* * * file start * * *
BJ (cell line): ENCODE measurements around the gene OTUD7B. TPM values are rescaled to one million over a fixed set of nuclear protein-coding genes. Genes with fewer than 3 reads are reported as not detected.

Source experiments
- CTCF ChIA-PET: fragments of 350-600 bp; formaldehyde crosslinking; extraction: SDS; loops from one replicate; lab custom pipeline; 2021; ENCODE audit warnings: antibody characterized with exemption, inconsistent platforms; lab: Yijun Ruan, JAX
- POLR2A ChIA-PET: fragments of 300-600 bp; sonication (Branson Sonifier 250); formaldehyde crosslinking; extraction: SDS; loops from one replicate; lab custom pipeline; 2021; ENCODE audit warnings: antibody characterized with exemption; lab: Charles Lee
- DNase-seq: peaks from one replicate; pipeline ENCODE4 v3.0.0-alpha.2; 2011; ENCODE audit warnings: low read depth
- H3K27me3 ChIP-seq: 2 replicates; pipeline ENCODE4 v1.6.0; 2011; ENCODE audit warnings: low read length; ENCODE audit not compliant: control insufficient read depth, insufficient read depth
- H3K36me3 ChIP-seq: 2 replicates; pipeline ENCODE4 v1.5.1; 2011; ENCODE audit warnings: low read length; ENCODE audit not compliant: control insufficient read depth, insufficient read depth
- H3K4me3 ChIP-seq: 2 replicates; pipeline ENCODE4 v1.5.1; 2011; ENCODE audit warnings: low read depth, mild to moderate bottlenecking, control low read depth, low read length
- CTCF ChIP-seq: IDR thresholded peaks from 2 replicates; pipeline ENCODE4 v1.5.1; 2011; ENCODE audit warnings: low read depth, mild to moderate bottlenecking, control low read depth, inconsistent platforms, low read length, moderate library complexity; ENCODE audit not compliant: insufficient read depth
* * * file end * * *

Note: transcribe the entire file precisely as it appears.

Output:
BJ (cell line): ENCODE measurements around the gene OTUD7B. TPM values are rescaled to one million over a fixed set of nuclear protein-coding genes. Genes with fewer than 3 reads are reported as not detected.

Source experiments
- CTCF ChIA-PET: fragments of 350-600 bp; formaldehyde crosslinking; extraction: SDS; loops from one replicate; lab custom pipeline; 2021; ENCODE audit warnings: antibody characterized with exemption, inconsistent platforms; lab: Yijun Ruan, JAX
- POLR2A ChIA-PET: fragments of 300-600 bp; sonication (Branson Sonifier 250); formaldehyde crosslinking; extraction: SDS; loops from one replicate; lab custom pipeline; 2021; ENCODE audit warnings: antibody characterized with exemption; lab: Charles Lee
- DNase-seq: peaks from one replicate; pipeline ENCODE4 v3.0.0-alpha.2; 2011; ENCODE audit warnings: low read depth
- H3K27me3 ChIP-seq: 2 replicates; pipeline ENCODE4 v1.6.0; 2011; ENCODE audit warnings: low read length; ENCODE audit not compliant: control insufficient read depth, insufficient read depth
- H3K36me3 ChIP-seq: 2 replicates; pipeline ENCODE4 v1.5.1; 2011; ENCODE audit warnings: low read length; ENCODE audit not compliant: control insufficient read depth, insufficient read depth
- H3K4me3 ChIP-seq: 2 replicates; pipeline ENCODE4 v1.5.1; 2011; ENCODE audit warnings: low read depth, mild to moderate bottlenecking, control low read depth, low read length
- CTCF ChIP-seq: IDR thresholded peaks from 2 replicates; pipeline ENCODE4 v1.5.1; 2011; ENCODE audit warnings: low read depth, mild to moderate bottlenecking, control low read depth, inconsistent platforms, low read length, moderate library complexity; ENCODE audit not compliant: insufficient read depth